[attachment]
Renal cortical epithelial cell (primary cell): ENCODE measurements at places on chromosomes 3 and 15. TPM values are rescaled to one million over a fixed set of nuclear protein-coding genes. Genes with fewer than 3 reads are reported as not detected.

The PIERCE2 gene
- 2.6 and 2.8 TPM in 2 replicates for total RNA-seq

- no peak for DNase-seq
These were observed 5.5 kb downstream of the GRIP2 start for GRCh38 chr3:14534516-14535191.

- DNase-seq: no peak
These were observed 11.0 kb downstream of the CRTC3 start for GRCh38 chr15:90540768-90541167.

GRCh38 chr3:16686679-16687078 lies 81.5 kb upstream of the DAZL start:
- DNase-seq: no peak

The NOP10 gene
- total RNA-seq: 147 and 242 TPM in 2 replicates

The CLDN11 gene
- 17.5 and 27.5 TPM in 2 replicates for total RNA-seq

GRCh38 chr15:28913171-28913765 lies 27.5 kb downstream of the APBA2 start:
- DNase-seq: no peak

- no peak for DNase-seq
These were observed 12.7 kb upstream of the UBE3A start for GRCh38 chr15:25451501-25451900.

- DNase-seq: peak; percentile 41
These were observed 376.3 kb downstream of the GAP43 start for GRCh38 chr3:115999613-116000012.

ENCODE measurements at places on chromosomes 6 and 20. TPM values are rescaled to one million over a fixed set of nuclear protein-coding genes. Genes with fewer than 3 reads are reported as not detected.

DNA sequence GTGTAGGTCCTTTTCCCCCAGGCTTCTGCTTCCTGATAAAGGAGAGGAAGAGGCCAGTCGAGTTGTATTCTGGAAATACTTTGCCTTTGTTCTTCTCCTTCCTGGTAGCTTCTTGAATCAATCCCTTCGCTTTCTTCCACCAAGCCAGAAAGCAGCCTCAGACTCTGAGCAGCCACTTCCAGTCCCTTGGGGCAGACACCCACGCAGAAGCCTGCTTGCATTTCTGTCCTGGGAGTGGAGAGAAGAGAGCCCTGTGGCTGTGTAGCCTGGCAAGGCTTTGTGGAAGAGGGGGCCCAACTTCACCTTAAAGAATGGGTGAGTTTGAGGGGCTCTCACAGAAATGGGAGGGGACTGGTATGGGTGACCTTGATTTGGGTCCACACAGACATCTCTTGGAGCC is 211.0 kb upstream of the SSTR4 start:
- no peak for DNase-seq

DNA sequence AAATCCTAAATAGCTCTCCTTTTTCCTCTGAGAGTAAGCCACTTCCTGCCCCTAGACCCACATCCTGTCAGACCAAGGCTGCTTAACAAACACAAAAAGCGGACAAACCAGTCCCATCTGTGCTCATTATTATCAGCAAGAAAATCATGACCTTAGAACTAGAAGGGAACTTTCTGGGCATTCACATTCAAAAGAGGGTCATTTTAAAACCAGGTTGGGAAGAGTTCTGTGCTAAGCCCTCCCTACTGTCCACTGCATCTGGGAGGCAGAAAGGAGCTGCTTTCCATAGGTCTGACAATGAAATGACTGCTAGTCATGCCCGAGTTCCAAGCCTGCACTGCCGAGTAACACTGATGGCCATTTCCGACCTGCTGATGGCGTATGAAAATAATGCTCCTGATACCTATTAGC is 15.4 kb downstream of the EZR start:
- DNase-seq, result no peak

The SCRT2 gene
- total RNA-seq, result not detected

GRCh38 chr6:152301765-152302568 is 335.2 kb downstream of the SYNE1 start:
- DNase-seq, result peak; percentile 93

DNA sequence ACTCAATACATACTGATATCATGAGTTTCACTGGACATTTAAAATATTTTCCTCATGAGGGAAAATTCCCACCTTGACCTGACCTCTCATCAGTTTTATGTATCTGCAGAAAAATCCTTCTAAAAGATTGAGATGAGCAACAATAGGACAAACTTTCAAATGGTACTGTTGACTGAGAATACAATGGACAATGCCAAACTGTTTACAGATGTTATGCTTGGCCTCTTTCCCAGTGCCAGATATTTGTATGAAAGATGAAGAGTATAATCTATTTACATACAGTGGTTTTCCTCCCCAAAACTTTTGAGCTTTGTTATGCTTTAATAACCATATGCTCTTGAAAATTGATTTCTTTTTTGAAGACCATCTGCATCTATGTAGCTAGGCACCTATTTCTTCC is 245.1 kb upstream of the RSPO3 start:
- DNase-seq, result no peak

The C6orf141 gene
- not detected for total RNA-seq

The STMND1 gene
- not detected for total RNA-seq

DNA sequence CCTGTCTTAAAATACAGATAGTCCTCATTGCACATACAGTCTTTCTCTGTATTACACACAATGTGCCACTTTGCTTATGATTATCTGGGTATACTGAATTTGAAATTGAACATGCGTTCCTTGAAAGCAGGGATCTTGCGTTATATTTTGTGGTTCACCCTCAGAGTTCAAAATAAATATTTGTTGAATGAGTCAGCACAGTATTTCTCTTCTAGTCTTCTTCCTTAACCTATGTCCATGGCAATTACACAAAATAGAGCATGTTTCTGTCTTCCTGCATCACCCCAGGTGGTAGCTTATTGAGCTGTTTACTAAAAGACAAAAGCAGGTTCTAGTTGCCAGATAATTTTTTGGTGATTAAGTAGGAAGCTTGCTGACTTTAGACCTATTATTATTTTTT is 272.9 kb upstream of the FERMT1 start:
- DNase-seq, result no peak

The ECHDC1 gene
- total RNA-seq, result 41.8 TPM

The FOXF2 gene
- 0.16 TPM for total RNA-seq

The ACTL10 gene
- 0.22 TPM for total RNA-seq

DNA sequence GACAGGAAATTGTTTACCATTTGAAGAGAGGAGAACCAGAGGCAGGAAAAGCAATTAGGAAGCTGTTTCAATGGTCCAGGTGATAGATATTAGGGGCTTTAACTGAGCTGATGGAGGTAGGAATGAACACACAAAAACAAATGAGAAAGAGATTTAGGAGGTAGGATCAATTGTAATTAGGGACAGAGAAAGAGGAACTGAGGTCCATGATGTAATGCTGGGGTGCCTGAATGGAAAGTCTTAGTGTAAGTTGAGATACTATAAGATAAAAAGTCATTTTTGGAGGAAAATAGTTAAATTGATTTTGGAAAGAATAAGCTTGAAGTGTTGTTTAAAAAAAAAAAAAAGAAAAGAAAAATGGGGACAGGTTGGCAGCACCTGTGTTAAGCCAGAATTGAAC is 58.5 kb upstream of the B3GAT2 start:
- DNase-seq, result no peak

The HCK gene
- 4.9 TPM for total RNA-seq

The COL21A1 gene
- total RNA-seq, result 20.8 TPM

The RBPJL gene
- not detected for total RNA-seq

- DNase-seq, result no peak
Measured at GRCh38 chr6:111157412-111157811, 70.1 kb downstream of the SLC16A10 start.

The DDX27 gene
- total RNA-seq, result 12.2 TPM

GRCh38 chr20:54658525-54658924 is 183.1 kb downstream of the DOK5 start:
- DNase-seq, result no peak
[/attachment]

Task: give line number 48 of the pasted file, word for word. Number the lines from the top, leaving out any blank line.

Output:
- total RNA-seq, result 20.8 TPM